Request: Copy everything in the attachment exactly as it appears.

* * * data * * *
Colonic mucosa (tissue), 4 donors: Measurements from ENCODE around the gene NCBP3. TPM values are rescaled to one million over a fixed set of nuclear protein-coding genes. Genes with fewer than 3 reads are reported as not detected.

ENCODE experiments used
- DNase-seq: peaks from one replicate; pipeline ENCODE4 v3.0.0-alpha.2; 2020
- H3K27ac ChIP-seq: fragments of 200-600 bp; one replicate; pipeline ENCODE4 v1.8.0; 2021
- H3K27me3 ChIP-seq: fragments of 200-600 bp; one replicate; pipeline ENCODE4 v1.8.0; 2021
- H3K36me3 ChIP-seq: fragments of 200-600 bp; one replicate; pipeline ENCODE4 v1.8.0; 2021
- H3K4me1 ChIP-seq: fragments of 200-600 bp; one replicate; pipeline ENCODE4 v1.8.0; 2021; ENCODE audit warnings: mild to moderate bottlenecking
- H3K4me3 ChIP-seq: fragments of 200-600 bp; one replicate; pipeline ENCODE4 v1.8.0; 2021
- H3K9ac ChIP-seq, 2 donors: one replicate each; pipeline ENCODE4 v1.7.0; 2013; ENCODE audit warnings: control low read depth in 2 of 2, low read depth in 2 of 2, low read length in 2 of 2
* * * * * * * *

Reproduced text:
Colonic mucosa (tissue), 4 donors: Measurements from ENCODE around the gene NCBP3. TPM values are rescaled to one million over a fixed set of nuclear protein-coding genes. Genes with fewer than 3 reads are reported as not detected.

ENCODE experiments used
- DNase-seq: peaks from one replicate; pipeline ENCODE4 v3.0.0-alpha.2; 2020
- H3K27ac ChIP-seq: fragments of 200-600 bp; one replicate; pipeline ENCODE4 v1.8.0; 2021
- H3K27me3 ChIP-seq: fragments of 200-600 bp; one replicate; pipeline ENCODE4 v1.8.0; 2021
- H3K36me3 ChIP-seq: fragments of 200-600 bp; one replicate; pipeline ENCODE4 v1.8.0; 2021
- H3K4me1 ChIP-seq: fragments of 200-600 bp; one replicate; pipeline ENCODE4 v1.8.0; 2021; ENCODE audit warnings: mild to moderate bottlenecking
- H3K4me3 ChIP-seq: fragments of 200-600 bp; one replicate; pipeline ENCODE4 v1.8.0; 2021
- H3K9ac ChIP-seq, 2 donors: one replicate each; pipeline ENCODE4 v1.7.0; 2013; ENCODE audit warnings: control low read depth in 2 of 2, low read depth in 2 of 2, low read length in 2 of 2